yr02701
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Help! My coneflowers are dying!

I just bought some purple cone flowers a couple of weeks ago. I transposed them into a pot and put on my front porch, which faces east and gets the longest sunlight. I have been watering when I feel the soil is getting too dry. There have been new buds appear, but now the stalks are drooping and some of the leaves are dying. I don't know what I am doing wrong. Please help!

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Kisal
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How large is the container? Could they be root bound?

Does the container have drainage holes, and did you use a rapidly draining soil? Coneflowers don't need much water and are quite tolerant of drought.
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yr02701
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My container is about medium size (10-12 inches deep) and I just read my soil bag and it is moisture control potting soil.

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Kisal
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You may be overwatering them. I honestly don't know what "moisture control" on the label of a bag of potting soil actually means. It could mean that it helps the soil retain water, or it could mean that it drains rapidly. You can tell by looking at the soil itself. Is it kind of sandy/gritty, with a lot of perlite? That would be a rapid-draining soil. Does it contain a lot of largish pieces of organic material, like bark? That could indicate a soil with a lot of peat moss, that would retain a lot of water.

What is the diameter of the container, and how many plants did you put in it?

A good way to tell what's going on would be to gently remove the plant from the container. If done carefully, removing the plant from the container will do it no harm. You will be able to see if the pot is too full of roots, or if the soil is too wet. :)
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yr02701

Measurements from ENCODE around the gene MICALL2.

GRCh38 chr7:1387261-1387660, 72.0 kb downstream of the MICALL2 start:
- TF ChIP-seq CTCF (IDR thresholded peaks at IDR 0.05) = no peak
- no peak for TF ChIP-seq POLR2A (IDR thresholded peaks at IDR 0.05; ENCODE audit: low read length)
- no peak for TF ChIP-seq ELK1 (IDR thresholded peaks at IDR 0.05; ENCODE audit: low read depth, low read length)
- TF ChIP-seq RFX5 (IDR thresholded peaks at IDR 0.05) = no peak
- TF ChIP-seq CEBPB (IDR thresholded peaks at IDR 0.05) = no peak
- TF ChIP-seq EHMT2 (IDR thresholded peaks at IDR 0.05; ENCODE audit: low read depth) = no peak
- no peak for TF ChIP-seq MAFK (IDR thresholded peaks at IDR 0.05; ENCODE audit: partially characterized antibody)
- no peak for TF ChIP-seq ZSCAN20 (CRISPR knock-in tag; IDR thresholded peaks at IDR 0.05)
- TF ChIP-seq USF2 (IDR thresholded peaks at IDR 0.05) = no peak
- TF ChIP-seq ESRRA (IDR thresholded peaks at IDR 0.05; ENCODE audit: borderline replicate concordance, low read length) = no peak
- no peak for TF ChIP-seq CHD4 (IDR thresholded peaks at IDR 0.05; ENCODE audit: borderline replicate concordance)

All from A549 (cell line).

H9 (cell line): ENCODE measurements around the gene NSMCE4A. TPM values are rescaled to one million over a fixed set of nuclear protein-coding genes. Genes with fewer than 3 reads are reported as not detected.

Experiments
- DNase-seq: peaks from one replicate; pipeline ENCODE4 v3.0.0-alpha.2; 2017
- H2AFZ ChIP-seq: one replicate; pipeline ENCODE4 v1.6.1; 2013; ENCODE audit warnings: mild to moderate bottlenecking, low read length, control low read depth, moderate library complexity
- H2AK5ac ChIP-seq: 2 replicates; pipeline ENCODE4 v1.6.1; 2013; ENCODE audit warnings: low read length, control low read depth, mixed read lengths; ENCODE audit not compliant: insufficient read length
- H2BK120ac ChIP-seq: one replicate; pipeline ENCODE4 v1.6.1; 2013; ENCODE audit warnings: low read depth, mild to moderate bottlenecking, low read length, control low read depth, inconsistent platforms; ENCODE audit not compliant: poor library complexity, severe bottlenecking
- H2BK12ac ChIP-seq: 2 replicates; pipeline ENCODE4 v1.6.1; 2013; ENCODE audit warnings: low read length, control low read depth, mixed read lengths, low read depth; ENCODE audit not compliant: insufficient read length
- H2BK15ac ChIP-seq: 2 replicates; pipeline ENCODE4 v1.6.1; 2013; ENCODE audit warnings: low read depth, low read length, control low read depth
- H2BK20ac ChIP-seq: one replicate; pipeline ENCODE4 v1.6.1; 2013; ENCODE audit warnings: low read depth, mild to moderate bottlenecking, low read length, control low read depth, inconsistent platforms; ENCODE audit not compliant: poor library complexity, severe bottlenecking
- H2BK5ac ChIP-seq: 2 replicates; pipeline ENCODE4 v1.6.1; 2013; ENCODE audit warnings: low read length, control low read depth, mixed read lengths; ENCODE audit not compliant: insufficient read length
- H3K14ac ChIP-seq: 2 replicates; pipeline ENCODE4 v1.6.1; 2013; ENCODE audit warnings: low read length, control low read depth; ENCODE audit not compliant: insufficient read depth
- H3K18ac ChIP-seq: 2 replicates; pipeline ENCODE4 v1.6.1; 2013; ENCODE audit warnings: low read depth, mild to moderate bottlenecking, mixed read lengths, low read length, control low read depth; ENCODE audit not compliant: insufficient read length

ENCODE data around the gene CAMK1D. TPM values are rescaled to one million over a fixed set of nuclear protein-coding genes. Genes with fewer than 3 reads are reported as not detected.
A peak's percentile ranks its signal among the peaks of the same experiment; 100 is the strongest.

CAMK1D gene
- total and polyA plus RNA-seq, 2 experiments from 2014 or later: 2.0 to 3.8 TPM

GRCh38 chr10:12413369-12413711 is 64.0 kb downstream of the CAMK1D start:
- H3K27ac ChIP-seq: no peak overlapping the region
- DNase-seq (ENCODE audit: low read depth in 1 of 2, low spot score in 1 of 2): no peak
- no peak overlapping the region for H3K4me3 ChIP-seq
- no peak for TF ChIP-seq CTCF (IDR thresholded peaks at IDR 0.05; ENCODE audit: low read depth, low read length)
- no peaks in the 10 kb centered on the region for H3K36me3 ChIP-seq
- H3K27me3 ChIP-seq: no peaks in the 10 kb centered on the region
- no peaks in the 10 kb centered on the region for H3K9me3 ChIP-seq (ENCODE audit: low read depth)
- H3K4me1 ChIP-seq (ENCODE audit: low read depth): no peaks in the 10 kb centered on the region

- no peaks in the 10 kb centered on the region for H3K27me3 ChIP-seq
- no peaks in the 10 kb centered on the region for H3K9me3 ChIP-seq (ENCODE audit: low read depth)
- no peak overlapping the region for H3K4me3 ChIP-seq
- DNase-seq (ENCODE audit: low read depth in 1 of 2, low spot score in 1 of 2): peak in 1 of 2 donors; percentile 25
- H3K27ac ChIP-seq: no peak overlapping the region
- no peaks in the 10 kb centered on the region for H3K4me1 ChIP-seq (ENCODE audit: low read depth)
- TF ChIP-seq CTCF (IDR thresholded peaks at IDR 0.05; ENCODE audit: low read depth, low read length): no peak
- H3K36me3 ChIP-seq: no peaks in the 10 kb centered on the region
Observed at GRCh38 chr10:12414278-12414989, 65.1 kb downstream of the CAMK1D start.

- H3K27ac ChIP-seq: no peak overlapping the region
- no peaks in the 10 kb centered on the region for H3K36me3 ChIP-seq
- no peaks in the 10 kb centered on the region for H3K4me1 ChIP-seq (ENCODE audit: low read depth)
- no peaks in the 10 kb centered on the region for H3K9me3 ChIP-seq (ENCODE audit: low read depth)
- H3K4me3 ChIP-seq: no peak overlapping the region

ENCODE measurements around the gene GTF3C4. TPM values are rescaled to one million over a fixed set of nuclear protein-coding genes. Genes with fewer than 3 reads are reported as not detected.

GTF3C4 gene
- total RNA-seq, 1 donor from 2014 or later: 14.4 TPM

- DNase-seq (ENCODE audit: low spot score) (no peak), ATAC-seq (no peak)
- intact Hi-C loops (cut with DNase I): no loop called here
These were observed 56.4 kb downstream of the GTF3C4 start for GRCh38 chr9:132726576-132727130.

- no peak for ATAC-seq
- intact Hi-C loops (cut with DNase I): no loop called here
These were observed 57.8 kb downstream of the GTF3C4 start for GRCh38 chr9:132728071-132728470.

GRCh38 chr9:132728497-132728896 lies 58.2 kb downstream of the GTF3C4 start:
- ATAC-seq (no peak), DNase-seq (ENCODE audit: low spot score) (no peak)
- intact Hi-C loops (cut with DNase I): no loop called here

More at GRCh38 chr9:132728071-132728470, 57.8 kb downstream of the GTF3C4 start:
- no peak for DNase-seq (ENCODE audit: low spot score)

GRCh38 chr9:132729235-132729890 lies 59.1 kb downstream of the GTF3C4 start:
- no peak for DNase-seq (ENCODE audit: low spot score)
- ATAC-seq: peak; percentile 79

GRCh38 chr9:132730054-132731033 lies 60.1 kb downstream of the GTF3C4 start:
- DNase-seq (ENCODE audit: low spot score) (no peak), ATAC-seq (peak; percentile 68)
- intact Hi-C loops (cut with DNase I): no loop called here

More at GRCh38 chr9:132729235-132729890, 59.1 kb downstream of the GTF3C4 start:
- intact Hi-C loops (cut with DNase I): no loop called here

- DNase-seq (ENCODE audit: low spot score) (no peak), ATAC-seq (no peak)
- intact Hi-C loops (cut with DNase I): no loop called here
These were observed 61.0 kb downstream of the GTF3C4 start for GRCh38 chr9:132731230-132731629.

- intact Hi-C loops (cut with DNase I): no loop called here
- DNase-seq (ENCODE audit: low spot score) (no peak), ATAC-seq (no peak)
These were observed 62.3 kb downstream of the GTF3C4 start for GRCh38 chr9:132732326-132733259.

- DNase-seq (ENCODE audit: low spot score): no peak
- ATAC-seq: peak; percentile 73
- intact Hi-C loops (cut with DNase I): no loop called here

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The container is about 12 inches in diameter and it is the only plant in the pot. The soil does have a lot of organic material. Maybe I am over-watering it. How often should you water? It said to water more frequently until established and if is wilting to water more often. I did remove the plant and the roots are still in a ball with plenty of root for growth.

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Kisal
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One possibility is that the water you're giving it is just running down through the fresh soil and not penetrating the original root ball. It might help to water the plant once by submersion to get the entire thing thoroughly watered. After that, you can water from the top again.

You'll need a watertight tub large enough to accept the new pot with the plant in it. The tub should be taller than the plant's container. Place the plant, in its container, in the tub, then fill the tub with water up to the top of the plant's container. You don't want the water to go over the rim of the plant's container, just up the side almost to the top. Then, wait until the soil has become completely wet on the surface and you no longer see air bubbles breaking the surface of the water.

Just a suggestion. This has worked for me several times. :)
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yr02701
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Thank you so much for your time I really appreciate it!

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Kisal
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Let me know if it works for you. I remember a member who was having a similar problem with his tomato plants a few years ago, and I suggested that he submerge them in water this way. It solved the problem for him, and I hope it does for you, as well. :)
"Isn't it enough to see that a garden is beautiful without having to believe that there are fairies at the bottom of it too?" - Douglas Adams

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rainbowgardener
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I think the moisture control potting soil has polymers in it that hold water and give it back when the soil starts to dry. That means you probably need to water less often.

But kisal's submersion idea is a good one. Sometimes potting soils with peat moss can be difficult to wet. The peat actually repels water (like running off a dry sponge), so the water goes through without actually wetting the soil. Once you get it thoroughly wet, you shouldn't have that problem again unless you let it totally dry out again.

I accidentally used the moisture control potting soil this spring for seed starting and didn't like it very much.
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